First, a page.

Italy had been a Liberal state since its unification in 1861 and would stay that way until Benito Mussolini became prime minister in 1921. He would rule constitutionally until 1925 but then he set up a legal dictatorship and became 'Il Duce'. World War I was a key factor in its collapse because Italy suffered heavy defeats and the people saw it as a 'mutilated victory' and blamed the politicians for not being strong enough. This was as well as the dividing effect it had on the nation along with the crippling debt wars are often accompanied by. However, there were many other factors in the collapse of the Liberal state, for example; The transformismo system was very weak, the rise of new political forces and the huge north-south divide.
The war was a disaster for Italy, despite finishing on the winning side, because they suffered heavy defeats to Austria-Hungary despite them not being particularly tough opponents, and at the end of it all were not given the land they were promised at the Treaty of London in 1915. The heavy defeats not only cost Italy a large amount of men and money but also humiliated them as a 'European power', the battle of Caporetto is the best example of these heavy defeats with 300,000 troops either dead wounded or captured and 160km of ground lost. The shear size of the figures was extremely embarrassing for Italy as over 250,000 men had surrendered as well as meaning that Italy was now fighting on its own soil. This made many Italians think that the Liberal state was too weak to wage war and that they'd never be a big power with them in charge. This is why d'Annunzio's occupation of Fiume was so popular because it showed he was a strong leader and took what he wanted rather than asking for it. The sense of a 'mutilated victory' was brought about by the fact Italy had demanded 6 pieces of land, were promised 5 and only received 3 due to the USA's intervention. The people of Italy saw this as the politicians fault as they were not strong enough at the meetings and conceded too much, especially considering how badly the war had effected them.
The war also had huge political and economic effects on Italy as it divided an already divided country and sent its economy into huge debts and inflation. The decision to get involved in the war was one that sparked much debate in Italy with Salandra leading the for war side and Giolitti lead the against war side. Salandra believed a short and glorious war would strengthen the Liberal state and his position as PM whereas Giolitti thought it was too risky as failure could be disastrous. In hindsight Giolitti was correct but at the time the King decided to side with Salandra and sent Italy off to war. Not only could the politicians not decide but two hugely popular factions of Italy, the Socialists and the Catholics, took no part in government at the time so drumming up enthusiasm for the war was extremely difficult for the Liberal state. This could be a reason why many of the troops surrendered during the war as they were never truly behind the cause. It is thought that a slight majority was opposed to the war so the Liberal state was already unpopular before the war had even begun and once Giolitti was proven right even more shame was brought upon the state as it was clear they had made the wrong choice. The huge cost of the war, roughly 12 billion dollars, meant Italy plummeted into debt and inflation and this widened an already huge gap in wealth between the rich and poor. It also made Itlay look weak as the purchasing power of the Lira was very low, especially for the 'European power' that Italy so badly wanted to become.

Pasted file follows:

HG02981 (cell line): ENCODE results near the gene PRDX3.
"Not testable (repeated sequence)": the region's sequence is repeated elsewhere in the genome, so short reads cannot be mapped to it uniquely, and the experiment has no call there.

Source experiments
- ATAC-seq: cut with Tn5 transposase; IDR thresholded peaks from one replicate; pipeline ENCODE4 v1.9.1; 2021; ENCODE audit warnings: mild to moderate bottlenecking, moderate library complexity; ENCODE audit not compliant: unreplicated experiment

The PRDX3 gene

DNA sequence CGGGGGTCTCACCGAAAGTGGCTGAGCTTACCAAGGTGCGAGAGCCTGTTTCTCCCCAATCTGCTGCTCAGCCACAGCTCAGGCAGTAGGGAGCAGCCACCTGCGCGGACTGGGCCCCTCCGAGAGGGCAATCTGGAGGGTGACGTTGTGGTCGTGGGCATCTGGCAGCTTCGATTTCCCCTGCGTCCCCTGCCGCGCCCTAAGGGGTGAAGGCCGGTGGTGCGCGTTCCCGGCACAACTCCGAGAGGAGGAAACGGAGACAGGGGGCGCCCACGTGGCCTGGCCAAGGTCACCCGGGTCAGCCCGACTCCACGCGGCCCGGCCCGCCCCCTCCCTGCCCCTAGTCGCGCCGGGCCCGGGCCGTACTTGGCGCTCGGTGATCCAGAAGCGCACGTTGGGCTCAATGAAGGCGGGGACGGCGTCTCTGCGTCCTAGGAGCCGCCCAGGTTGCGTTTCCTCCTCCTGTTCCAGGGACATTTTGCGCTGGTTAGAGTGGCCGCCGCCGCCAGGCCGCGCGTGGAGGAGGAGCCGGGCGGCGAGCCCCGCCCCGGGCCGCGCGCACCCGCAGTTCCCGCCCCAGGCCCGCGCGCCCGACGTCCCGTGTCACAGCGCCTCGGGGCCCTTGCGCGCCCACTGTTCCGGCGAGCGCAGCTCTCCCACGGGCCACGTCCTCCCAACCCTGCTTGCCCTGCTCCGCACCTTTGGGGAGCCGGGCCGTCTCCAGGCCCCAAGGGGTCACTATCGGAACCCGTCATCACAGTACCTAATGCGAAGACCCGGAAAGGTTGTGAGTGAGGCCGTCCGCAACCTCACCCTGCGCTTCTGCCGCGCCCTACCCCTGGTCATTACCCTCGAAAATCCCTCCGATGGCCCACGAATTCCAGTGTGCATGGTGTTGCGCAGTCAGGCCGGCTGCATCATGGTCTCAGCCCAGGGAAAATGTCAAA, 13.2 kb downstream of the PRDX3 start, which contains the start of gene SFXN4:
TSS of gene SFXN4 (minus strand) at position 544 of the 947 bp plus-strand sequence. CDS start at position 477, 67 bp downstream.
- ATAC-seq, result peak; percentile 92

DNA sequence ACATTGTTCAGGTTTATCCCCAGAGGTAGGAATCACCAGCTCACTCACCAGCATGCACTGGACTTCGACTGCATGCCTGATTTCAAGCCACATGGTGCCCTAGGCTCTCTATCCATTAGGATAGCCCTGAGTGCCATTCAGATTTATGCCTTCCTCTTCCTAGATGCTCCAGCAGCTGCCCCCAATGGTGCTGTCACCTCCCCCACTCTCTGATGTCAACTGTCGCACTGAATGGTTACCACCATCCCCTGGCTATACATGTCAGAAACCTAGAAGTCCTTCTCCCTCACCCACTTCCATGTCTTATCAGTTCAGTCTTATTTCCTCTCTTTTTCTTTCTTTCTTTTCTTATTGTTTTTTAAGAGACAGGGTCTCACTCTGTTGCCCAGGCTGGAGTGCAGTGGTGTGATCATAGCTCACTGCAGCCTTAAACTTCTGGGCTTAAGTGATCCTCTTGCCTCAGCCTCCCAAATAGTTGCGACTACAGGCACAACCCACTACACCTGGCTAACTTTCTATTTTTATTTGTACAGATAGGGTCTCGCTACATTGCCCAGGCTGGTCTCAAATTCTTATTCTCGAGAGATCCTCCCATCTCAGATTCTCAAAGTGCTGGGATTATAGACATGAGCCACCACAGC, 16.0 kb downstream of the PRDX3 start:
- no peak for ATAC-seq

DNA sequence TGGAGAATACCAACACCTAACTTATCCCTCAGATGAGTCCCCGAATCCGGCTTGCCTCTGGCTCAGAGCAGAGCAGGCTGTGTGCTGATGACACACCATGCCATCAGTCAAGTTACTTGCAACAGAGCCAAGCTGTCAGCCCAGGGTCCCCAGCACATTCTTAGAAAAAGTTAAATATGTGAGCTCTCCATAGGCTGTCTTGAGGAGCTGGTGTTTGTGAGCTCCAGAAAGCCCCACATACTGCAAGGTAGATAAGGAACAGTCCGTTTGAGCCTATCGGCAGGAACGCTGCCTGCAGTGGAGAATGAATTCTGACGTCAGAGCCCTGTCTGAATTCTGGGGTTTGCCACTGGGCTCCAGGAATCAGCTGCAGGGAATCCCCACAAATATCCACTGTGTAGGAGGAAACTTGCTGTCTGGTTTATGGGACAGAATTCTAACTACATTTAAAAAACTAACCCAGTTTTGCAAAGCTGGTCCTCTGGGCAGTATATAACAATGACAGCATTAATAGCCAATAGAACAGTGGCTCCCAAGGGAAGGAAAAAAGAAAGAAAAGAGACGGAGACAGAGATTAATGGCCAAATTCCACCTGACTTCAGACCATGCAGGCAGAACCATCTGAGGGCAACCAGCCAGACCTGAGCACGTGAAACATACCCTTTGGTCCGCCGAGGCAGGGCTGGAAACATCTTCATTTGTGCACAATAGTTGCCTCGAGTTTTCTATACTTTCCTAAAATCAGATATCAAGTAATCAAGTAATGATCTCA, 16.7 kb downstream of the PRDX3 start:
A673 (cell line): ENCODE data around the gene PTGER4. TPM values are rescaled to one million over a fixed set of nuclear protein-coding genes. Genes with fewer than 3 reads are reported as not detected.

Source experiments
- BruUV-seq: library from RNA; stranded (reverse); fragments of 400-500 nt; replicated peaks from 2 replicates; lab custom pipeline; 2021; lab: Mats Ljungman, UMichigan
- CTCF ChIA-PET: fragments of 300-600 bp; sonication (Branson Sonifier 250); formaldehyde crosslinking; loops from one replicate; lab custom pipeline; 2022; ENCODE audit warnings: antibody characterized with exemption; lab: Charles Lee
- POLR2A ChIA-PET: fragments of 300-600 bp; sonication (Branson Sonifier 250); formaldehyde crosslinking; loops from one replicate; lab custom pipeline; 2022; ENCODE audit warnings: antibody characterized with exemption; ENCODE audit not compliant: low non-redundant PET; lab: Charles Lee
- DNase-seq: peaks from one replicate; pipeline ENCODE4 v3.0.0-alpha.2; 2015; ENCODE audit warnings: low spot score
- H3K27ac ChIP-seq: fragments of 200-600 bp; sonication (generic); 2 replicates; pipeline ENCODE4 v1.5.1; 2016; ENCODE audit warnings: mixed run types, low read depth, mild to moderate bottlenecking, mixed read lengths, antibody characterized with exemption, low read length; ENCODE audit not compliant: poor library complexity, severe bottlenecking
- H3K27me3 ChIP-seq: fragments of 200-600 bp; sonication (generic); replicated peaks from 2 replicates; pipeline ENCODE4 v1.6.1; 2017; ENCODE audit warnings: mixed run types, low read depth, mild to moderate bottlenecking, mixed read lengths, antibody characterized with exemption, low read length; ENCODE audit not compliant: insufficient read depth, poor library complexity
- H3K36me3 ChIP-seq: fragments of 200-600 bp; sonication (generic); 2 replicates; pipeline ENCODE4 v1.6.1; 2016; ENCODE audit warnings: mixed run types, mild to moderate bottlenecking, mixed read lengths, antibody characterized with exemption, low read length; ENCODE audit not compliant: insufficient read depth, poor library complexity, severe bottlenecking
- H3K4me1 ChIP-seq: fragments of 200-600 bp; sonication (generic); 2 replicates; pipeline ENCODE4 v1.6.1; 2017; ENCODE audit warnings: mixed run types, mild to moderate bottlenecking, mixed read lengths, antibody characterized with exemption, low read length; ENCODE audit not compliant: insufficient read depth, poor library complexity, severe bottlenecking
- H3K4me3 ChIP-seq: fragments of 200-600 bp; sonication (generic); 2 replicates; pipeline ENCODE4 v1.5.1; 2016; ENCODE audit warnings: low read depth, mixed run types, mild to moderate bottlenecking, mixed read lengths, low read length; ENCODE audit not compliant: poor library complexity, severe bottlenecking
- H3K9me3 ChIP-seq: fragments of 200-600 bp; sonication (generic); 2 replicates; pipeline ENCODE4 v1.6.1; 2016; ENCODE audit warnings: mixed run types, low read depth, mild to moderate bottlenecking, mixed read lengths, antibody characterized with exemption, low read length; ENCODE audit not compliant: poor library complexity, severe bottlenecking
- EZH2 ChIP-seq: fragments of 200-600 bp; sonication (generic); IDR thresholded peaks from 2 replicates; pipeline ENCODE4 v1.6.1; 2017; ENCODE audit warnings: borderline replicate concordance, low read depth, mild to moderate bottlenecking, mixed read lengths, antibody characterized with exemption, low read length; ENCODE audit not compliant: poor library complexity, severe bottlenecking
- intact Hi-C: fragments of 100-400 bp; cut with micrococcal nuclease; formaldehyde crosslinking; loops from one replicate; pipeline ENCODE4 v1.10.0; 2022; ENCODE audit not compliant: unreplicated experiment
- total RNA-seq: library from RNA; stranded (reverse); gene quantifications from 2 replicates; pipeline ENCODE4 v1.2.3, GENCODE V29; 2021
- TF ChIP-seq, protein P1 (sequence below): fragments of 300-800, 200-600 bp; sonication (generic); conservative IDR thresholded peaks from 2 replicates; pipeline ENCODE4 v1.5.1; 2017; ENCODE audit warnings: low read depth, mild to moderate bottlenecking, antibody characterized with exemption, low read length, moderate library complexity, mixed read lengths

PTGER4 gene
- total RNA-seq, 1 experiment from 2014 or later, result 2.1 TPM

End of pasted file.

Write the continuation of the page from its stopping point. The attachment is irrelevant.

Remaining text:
The Transformismo system that was running in Italy was flawed on so many levels that it most definitely contributed the collapse of the Liberal state. The system was introduced to ensure a stable government that isolated extreme shifts to the left or right. However